The foam pieces preferably have a density of from about 1.0 pcf to about 15.0 pcf, more preferably from about 1.0 pcf to about 12.0 pcf even more preferably from about 1.0 pcf to about 8.0 pcf, most preferably from about 1.5 pcf to about 5.0 pcf.

The binder used in Step (i) of the present process comprises an isocyanate and an active hydrogen containing compound. The choice of isocyanate and active hydrogen-containing compound for use in the binder is not particularly restricted. The discussion hereinabove of useful isocyanates and active hydrogen-containing compounds to prepare the foam pieces applies equally to the binder. Preferably, the weight ratio of active hydrogen-containing compound to isocyanate used in the binder is in the range of from about 1:1 to about 3:1 more preferably in the range of from about 1.5:1 to about 2.5;1. The preferred binder for use in Step (i) of the present process comprises an isocyanate and a polyol, more preferably an isocyanate and a non-hydrophilic polyol.

As discussed hereinabove, a preferred aspect of the present process relates to the use isocyanate-based polymeric foam pieces incorporating a superabsorbent material. Alternatively, it is possible to utilize: (i) isocyanate-based polymeric foam pieces which may or may not have incorporated therein a superabsorbent material, in combination with (ii) a superabsorbent material in the binder. The discussion hereinabove of superabsorbent materials incorporated in the foam pieces is equally applicable here. When a superabsorbent material is used in the binder, it is preferred that the superabsorbent material be present in an amount greater than about 20 parts by weight per hundred parts by weight foam pieces. More preferably, the superabsorbent material is present in an amount in the range of from about 30 to about 150 parts, even more preferably from about 60 to about 110, most preferably from about 40 to about 90, by weight per hundred parts by weight foam pieces. Of course, as improvements are made to superabsorbent materials, it is contemplated that the loading level required in the foam pieces may be reduced while maintaining a given absorption and retention.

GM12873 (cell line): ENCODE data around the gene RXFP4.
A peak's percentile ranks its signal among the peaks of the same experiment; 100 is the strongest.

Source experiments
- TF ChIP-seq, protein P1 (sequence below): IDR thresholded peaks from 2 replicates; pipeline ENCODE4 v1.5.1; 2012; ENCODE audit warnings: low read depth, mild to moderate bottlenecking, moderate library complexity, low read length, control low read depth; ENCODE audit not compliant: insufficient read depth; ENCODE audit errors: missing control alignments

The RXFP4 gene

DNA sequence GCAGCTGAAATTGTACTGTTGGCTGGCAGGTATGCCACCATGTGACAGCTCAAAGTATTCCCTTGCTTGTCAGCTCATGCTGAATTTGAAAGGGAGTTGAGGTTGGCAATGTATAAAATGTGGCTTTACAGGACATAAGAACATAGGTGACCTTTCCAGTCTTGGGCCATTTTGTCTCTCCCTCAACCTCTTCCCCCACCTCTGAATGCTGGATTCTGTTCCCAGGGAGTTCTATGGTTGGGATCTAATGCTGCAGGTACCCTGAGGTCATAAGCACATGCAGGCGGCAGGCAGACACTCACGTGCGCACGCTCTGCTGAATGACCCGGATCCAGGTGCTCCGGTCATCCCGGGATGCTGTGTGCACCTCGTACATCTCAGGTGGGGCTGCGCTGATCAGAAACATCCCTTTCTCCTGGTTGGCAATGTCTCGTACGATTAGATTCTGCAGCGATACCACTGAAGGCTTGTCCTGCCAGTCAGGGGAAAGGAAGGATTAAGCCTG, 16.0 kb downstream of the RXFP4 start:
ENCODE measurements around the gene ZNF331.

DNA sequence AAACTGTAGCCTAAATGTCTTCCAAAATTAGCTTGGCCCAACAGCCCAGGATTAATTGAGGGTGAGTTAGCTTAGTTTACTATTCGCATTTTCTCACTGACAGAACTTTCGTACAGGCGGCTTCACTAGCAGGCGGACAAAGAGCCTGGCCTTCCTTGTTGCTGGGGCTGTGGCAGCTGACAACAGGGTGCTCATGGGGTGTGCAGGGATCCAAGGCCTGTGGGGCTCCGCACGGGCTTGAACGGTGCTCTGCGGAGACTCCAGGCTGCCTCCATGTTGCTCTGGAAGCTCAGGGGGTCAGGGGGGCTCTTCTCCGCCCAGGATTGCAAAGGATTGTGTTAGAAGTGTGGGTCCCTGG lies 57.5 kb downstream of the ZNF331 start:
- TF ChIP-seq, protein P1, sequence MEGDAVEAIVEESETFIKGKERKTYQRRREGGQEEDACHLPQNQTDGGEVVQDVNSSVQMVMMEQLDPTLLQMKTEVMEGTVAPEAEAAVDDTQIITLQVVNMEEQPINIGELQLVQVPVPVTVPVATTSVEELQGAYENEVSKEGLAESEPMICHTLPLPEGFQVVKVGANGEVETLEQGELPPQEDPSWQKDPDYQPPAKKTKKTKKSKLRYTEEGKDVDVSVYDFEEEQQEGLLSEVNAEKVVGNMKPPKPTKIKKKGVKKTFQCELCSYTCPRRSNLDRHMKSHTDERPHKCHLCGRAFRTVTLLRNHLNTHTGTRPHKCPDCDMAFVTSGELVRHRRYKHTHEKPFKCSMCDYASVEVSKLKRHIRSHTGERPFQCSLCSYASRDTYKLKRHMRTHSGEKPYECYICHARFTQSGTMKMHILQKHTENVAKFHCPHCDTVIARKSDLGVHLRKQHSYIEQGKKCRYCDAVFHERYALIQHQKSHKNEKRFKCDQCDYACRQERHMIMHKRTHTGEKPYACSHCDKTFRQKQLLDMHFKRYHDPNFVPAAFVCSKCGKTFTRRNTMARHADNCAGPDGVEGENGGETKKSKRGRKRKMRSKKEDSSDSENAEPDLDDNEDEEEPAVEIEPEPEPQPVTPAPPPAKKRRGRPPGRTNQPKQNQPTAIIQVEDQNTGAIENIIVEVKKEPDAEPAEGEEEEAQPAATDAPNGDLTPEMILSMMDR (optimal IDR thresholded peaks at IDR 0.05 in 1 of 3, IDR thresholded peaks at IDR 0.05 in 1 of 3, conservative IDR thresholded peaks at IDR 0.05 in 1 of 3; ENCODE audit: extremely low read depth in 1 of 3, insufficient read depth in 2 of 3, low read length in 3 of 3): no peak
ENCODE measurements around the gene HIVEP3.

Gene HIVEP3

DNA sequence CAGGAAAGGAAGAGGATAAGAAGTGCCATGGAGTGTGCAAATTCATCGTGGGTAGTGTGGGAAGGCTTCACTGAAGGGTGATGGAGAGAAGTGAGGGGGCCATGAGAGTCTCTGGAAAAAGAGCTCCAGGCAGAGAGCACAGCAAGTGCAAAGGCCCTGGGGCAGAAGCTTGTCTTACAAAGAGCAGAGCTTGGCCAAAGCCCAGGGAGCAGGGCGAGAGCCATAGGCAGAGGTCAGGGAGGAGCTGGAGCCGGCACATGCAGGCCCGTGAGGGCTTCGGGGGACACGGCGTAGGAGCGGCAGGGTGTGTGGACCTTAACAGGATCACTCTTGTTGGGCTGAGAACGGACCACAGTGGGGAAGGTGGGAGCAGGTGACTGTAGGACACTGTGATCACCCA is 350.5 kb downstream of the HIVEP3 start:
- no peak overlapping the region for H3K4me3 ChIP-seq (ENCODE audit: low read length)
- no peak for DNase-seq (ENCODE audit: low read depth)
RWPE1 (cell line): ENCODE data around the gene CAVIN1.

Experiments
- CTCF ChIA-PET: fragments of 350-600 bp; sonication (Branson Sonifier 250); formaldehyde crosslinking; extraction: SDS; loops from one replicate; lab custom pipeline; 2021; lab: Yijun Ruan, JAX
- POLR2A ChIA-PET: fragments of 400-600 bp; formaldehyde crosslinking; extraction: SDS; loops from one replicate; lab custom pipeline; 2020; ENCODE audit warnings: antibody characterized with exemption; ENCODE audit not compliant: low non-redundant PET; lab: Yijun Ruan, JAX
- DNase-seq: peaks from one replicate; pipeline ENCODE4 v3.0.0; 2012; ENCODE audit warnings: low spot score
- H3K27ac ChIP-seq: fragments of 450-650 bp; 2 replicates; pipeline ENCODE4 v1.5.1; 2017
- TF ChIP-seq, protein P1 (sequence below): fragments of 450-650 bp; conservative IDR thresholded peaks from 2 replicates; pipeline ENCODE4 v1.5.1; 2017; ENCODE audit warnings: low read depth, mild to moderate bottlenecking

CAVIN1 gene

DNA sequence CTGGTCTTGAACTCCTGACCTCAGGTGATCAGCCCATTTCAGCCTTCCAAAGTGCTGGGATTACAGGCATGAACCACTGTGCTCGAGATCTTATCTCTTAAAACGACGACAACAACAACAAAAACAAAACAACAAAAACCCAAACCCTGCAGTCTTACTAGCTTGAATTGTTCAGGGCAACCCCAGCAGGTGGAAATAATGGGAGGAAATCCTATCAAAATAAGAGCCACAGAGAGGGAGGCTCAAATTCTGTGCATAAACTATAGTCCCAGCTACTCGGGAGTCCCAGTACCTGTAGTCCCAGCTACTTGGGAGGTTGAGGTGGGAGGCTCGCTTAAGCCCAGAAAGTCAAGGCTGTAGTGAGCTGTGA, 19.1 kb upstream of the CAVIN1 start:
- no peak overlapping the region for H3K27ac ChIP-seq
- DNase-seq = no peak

When a superabsorbent material is used in the binder, it is preferred that Step (i) of the present process comprise mixing the foam pieces and the binder comprising isocyanate and active hydrogen-containing compound, and thereafter adding the superabsorbent material This mode of mixing optimizes production of a mixture with substantially uniform distribution of the binder components (i.e. isocyanate, active hydrogen-containing compound and superabsorbent material) and the foam pieces. Thus, if the superabsorbent material was added to the binder prior to mixing with the foam pieces, the viscosity of the resulting binder would significant hinder handling of the binder and mixing it with the foam pieces. Further, if the superabsorbent material was added to the foam pieces to form a dry mixture, uniformity of the mixture would likely be comprised upon addition of the binder.